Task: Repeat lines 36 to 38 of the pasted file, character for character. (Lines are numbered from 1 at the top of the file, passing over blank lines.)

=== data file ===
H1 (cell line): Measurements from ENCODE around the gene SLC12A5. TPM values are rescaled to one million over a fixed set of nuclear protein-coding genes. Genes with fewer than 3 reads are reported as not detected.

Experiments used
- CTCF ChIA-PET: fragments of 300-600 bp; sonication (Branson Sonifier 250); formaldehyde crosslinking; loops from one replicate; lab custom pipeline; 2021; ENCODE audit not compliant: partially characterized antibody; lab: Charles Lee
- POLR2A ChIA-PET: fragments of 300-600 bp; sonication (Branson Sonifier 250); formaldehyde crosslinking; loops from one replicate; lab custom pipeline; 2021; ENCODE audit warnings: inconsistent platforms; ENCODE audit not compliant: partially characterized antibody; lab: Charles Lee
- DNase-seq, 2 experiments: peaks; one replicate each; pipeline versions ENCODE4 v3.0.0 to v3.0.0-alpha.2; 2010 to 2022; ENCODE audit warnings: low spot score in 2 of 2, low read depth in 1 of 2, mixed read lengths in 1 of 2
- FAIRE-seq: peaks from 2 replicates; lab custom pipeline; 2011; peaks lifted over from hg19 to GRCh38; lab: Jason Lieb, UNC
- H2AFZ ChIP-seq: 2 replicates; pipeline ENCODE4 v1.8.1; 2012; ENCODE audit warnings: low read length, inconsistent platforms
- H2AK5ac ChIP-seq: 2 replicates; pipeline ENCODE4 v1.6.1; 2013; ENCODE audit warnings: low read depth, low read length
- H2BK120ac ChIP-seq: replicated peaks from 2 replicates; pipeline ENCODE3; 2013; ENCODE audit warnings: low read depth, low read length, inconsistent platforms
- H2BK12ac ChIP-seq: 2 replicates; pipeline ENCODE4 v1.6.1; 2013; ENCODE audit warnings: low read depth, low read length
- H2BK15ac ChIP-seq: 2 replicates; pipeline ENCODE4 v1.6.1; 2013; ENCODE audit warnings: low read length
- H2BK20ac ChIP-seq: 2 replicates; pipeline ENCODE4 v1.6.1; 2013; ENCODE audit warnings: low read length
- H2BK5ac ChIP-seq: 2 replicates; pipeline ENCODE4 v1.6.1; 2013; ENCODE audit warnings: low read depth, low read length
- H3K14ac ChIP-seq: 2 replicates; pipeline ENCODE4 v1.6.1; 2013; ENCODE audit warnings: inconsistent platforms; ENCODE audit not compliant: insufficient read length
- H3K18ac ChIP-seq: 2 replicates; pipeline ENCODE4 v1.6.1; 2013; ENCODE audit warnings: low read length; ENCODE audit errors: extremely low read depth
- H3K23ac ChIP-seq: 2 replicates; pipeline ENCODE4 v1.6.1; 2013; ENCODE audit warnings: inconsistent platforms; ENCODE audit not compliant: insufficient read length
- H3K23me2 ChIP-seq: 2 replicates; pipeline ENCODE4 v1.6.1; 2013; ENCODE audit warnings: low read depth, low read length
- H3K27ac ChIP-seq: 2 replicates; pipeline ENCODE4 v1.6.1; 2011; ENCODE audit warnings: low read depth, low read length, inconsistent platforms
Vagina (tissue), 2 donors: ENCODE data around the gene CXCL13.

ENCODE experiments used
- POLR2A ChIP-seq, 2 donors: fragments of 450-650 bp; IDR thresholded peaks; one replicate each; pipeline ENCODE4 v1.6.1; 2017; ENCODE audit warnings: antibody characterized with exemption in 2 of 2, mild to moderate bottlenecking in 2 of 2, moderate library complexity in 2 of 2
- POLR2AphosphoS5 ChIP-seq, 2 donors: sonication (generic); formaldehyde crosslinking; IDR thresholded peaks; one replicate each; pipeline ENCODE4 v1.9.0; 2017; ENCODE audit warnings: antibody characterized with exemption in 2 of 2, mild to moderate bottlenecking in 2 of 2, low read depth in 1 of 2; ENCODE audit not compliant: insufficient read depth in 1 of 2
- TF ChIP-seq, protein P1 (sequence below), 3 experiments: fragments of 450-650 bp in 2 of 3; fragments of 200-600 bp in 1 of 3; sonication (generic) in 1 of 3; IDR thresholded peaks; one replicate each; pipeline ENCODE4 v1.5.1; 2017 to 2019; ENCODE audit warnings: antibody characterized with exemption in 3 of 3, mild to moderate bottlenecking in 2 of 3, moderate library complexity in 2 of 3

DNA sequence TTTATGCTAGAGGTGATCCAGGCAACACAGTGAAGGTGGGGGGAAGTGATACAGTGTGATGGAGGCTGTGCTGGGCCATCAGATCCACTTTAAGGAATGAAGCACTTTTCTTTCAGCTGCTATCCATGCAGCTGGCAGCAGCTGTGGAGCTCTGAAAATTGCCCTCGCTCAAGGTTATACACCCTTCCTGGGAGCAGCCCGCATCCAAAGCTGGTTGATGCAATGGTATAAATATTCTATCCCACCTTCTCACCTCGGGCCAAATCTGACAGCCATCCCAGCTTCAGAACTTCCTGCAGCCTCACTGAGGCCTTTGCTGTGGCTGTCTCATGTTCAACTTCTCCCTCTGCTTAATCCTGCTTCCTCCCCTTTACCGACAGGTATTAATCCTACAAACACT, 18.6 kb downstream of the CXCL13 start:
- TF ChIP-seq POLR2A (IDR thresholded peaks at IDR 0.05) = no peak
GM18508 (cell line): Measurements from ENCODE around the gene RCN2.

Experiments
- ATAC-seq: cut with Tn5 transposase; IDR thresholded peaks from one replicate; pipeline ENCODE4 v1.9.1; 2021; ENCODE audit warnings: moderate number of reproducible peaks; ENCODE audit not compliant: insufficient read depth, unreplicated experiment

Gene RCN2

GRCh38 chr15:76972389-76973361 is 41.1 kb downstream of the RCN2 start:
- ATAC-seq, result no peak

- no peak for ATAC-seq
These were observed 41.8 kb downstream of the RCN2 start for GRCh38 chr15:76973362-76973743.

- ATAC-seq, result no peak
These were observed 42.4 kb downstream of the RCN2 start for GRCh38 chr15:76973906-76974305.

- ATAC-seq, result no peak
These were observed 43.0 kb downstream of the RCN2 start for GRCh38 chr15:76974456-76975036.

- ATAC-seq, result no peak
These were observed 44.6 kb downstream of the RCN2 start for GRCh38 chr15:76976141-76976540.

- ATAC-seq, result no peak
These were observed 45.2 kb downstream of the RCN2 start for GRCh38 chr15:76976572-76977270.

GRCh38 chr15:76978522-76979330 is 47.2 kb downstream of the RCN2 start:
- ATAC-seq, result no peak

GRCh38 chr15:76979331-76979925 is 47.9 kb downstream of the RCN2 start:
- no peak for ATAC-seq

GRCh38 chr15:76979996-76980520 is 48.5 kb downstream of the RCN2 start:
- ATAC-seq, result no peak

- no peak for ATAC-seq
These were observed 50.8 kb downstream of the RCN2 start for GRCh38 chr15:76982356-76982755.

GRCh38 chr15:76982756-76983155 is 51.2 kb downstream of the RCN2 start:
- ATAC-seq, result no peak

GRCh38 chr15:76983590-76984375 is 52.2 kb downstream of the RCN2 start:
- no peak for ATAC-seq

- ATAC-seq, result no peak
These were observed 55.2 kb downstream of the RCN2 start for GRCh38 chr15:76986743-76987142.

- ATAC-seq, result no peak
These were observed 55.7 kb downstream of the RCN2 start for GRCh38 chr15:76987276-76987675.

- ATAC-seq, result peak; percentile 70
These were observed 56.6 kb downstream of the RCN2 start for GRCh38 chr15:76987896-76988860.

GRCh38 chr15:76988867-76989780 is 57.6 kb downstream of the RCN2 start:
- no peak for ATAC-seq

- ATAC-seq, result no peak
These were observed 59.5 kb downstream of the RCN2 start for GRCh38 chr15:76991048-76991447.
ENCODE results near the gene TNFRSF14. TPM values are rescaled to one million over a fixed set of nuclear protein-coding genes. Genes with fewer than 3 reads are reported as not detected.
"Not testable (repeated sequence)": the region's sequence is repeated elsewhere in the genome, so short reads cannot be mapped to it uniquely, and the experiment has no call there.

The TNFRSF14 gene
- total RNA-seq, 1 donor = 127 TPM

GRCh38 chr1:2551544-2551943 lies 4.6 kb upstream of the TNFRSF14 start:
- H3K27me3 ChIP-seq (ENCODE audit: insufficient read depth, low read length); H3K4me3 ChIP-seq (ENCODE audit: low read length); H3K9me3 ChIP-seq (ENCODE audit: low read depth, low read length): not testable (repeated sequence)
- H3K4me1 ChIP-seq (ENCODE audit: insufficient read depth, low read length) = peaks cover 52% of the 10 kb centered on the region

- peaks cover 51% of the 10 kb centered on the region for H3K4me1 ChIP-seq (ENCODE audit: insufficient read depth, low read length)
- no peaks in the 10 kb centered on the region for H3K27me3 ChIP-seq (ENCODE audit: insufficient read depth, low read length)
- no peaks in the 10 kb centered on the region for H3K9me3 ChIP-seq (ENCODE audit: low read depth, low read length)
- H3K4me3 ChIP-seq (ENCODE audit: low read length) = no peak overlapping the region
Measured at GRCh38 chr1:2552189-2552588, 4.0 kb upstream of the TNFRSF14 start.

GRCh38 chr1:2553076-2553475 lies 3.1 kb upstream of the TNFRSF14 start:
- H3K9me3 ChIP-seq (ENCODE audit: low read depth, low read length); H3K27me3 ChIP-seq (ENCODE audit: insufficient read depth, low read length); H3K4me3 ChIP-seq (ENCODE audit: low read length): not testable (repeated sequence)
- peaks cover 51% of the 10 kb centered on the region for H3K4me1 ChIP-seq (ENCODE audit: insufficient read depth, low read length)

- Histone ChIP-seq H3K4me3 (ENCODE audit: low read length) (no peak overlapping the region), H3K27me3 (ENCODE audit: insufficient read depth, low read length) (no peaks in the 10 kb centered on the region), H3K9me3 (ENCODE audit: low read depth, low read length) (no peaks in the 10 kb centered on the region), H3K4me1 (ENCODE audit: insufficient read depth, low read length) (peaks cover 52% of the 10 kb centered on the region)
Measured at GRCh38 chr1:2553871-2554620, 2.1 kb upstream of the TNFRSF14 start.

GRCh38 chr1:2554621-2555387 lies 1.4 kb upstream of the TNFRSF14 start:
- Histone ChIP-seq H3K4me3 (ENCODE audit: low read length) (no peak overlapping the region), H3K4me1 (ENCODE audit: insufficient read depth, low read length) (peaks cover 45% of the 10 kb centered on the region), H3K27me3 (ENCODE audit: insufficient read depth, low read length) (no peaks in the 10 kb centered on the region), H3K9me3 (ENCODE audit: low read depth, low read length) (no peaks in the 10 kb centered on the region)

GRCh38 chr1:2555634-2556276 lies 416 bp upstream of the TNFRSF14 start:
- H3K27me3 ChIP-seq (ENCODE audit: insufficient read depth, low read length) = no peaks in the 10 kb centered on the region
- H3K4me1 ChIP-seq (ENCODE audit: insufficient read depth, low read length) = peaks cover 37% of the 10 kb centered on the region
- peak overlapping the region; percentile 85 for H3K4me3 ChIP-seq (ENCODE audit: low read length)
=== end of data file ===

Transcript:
- ATAC-seq, result no peak
These were observed 43.0 kb downstream of the RCN2 start for GRCh38 chr15:76974456-76975036.

- ATAC-seq, result no peak